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Twenty + Change: Suulin, Toronto, Ontario

The work of their firm—now eight people and growing—marries formal design rigour, sustainable design, urbanism, architecture and interior design suffused with nature.

Suulin Architects is an emerging practice with an impressive back story. When its future principals met in New York City, Amy Lin was an associate working for Polshek Partnership (now Ennead Architects) on projects including the Clinton Library; James Chavel was at Tod Williams Billie Tsien Architects working on the Phoenix Art Museum addition. Chavel wanted to return to his home in Toronto—together with Lin. Both had connections to Brigitte Shim of Shim-Sutcliffe: Chavel had been her teaching assistant at the University of Toronto and Shim had been Lin’s thesis reviewer at Harvard. They eventually served as co-project architects on Shim-Sutcliffe’s Sisters of St. Joseph residence/healthcare centre for the order’s elderly nuns. The project received a 2014 Governor General’s Medal in Architecture, and that same year, Lin and Chavel went out on their own, forming Suulin Architects.

Office 31 is a gut renovation and addition to an existing warehouse building. Instead of the outdoor access to tenant spaces typical of surrounding buildings, the architects convinced the owner to create a brightly daylit shared atrium space. Photo by Anton Kisselgoff
Office 31 is a gut renovation and addition to an existing warehouse building. Instead of the outdoor access to tenant spaces typical of surrounding buildings, the architects convinced the owner to create a brightly daylit shared atrium space. Photo by Anton Kisselgoff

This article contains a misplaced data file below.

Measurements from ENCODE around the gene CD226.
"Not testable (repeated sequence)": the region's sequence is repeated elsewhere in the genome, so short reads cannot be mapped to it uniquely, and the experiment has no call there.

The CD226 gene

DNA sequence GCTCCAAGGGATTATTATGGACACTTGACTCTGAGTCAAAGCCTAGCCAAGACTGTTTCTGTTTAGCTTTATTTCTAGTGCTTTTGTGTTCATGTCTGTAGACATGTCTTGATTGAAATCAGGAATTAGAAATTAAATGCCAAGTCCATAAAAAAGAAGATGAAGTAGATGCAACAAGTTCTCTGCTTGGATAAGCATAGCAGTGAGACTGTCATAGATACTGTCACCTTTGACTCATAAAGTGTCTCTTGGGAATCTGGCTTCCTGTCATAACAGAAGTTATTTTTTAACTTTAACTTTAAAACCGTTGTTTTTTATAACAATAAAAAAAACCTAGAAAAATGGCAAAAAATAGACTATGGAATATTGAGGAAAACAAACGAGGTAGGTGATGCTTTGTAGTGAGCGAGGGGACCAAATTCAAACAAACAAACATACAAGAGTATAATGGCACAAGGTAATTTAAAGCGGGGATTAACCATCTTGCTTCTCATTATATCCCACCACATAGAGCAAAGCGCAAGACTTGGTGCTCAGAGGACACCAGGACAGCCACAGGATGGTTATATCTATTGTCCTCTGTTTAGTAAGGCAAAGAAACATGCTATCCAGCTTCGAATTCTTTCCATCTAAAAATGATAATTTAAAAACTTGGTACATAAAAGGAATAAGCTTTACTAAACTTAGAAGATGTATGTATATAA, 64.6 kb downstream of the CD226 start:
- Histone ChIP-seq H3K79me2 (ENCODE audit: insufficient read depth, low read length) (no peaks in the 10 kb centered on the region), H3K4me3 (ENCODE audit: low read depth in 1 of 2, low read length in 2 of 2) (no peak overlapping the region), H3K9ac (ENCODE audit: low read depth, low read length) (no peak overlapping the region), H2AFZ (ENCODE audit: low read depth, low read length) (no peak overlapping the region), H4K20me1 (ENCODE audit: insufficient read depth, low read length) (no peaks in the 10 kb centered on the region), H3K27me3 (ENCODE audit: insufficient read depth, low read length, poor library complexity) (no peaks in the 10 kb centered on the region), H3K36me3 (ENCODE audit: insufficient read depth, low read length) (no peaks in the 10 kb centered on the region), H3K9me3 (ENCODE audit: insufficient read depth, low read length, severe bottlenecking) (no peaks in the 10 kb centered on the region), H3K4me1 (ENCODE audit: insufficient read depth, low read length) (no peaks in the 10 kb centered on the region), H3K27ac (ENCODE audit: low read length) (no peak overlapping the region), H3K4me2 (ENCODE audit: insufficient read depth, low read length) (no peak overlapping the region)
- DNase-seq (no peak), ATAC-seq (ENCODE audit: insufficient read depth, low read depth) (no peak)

Office 31 is a gut renovation and addition to an existing warehouse building. Instead of the outdoor access to tenant spaces typical of surrounding buildings, the architects convinced the owner to create a brightly daylit shared atrium space. Photo by Anton Kisselgoff

The work of their firm—now eight people and growing—marries formal design rigour, sustainable design, urbanism, architecture and interior design suffused with nature. (The name “Suulin” derives from the Taiwanese word for “forest.”) One of their first projects, Office 31, combined selective demolition, renovation, and new construction to transform a disjointed North York warehouse complex into a cohesive, light-filled, multi-tenanted workplace with views to the property’s mature pine trees.

More recent projects range from House 152—an extensive renovation and addition to a Toronto home that introduces an HVAC-integrated green wall, triple glazing and many other sustainable features—to Maeli Market, a Taiwanese market that respectfully, joyfully evokes the island’s distinctive landscape and culture.

House 152 is an extensive renovation and addition that intertwines new and old to create a vibrant home for a family of five. Photo by Scott Norsworthy
House 152 is an extensive renovation and addition that intertwines new and old to create a vibrant home for a family of five. Photo by Scott Norsworthy
The design for Maeli Market aims to evoke the natural topography and landscapes of Taiwan, as well as the country’s renowned night markets. Photo by Scott Norsworthy
The design for Maeli Market aims to evoke the natural topography and landscapes of Taiwan, as well as the country’s renowned night markets. Photo by Scott Norsworthy

A major ongoing project is a mid-rise live/work rental building (888 Live-Work) at Ossington Avenue and Dupont Street in Toronto. The building will replace a decayed former industrial building occupied by artists since the late 1980s. The project continues to be reshaped and redesigned through an iterative design process responding to City, client, and public feedback. Suulin Architects remains committed to realizing a mixed-use creative hub, with public spaces that will benefit the neighbourhood and provide opportunities for social engagement. “Improving the urban environment is our main goal,” says Lin. Just as they strive to reconnect architecture and nature, “We’re always looking for opportunities, no matter how small, to bridge private and public.”

This profile is part of our August 2021 feature story, Twenty + Change: Emerging Talent

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